Sankaran Nair, J.
1. In this case the accused was tried on the following charge:
That you dishonestly received or retained certain copper and brass vessels belonging to Sheikh Mahomed and Sukkur Shet which vessels were stolen property knowing or having reason to believe the same to be stolen property.
2. According to the prosecution the theft from the house of Sheikh Mahomed was on the night of the 17th June, 1907, and the theft in the house of Sukkur Shet was on the night of the 6th July 1907. The Police Sub-Inspector went to the house of the accused on the 9th July, 1907, to conduct a search when he found in a room a pair of scales in which were being weighed some pieces of broken copper vessels and some other copper pieces in a tin. One Khader who has been convicted of the theft of these articles and a servant of the accused (prosecution witness No. 3) were there. The father of the accused who was aged and bedridden was also there. Sukkur Shet identified the copper pieces as his stolen property. They were seized by the Police, a list was drawn up and signed by Shet and by the accused who had arrived in the meantime. Soon afterwards the Town Inspector of Police arrived and on a search of the house of the accused, 7 bags containing broken copper and brass vessels were found. Sheik Mahomed identified four articles from among the contents of the bags as vessels which had been stolen from his house on the night of 17th June 1907.
3. Now it is quite clear that the receipt of the articles stolen on the 17th June is a distinct offence from the receipt of the articles stolen on the 6th July and it is also not clear that the receivers were the same. The lower Courts do not consider the evidence, if any, that may have been adduced to show that the accused received the articles stolen on the 17th June with any guilty knowledge. The Head Assistant Magistrate only states that the accused was in possession of other articles found to have been stolen, i. e., those identified by prosecution witness No. 1, and the Sessions Judge states that he had similarly received the property stolen from Sheikh Mahomed. When a property is found in a house in the possession of more than one person mere discovery of any stolen property in that house is not in itself sufficient to prove that the possession was of any one of those persons. It is not shown that the door of the room in which these articles were found was locked and that the accused had the key of that room and no evidence has been referred to by either of the lower Courts to prove either the possession of the accused or of the broken copper and brass vessels. As to the articles stolen on the 6th July the evidence of the accused's possession and guilt is solely that of the prosecution witness No. 3. His statement that Khader told him that the accused had settled the price with him is inadmissible as Khader is not a witness in the case and this is the evidence merely relied on by the Courts below. If Khader had sworn to it, then it might be admissible to corroborate Khader's evidence. Excluding that, the only evidence of Prosecution Witness No. 3 against the accused is that the accused had asked the witness to receive certain articles that Khader might bring him. There is, of course, no presumption that the accused must have known that Khader would bring only stolen articles or that he would bring these articles. There is no other evidence to show that the accused had any reason to suspect that they were the articles to be brought by Khader. There is accordingly no evidence against him, of receiving stolen property. It is to be observed that if the articles themselves looked suspicious, then the evidence of the 3rd witness for the prosecution who must have known their nature must be received with caution and it is probable his statement implicating the accused was made to exculpate himself.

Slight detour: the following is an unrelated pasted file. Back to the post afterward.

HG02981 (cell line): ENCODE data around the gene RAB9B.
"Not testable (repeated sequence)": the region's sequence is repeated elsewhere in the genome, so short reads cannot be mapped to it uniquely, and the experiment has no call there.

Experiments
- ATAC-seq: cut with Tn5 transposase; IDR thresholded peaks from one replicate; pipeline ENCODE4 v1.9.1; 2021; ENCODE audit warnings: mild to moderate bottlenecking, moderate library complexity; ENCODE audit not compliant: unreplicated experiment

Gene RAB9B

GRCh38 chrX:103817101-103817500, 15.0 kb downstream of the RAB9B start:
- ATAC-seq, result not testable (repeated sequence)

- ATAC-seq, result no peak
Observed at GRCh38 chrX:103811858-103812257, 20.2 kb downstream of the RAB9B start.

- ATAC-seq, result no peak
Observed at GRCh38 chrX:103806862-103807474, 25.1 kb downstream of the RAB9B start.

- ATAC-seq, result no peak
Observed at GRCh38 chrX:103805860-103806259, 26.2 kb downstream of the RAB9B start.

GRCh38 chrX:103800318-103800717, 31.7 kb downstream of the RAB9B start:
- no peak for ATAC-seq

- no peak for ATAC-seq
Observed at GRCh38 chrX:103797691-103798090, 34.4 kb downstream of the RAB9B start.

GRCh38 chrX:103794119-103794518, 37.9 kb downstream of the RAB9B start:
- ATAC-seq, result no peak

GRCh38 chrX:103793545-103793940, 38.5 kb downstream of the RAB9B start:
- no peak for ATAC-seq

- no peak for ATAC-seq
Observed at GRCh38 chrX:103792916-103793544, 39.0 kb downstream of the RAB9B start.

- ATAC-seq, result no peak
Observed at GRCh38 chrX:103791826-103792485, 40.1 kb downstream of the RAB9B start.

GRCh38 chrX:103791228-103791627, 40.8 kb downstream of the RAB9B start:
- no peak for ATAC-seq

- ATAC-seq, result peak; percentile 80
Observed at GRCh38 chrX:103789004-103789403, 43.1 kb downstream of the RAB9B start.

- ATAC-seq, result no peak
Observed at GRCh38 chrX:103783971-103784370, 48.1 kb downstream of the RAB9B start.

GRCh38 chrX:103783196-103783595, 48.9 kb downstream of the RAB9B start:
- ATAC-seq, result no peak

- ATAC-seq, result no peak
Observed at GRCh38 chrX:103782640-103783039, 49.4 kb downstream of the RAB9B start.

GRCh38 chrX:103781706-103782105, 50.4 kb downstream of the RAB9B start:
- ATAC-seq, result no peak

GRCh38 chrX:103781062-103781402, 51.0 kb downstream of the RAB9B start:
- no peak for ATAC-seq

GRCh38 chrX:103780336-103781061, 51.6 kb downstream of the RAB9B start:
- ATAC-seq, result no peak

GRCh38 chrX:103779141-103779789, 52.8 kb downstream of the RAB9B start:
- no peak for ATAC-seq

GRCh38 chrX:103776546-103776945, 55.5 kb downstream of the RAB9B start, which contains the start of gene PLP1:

4. In these circumstances, I set aside the conviction and direct that the accused be set at liberty and discharged from custody, and fine, if levied, be refunded.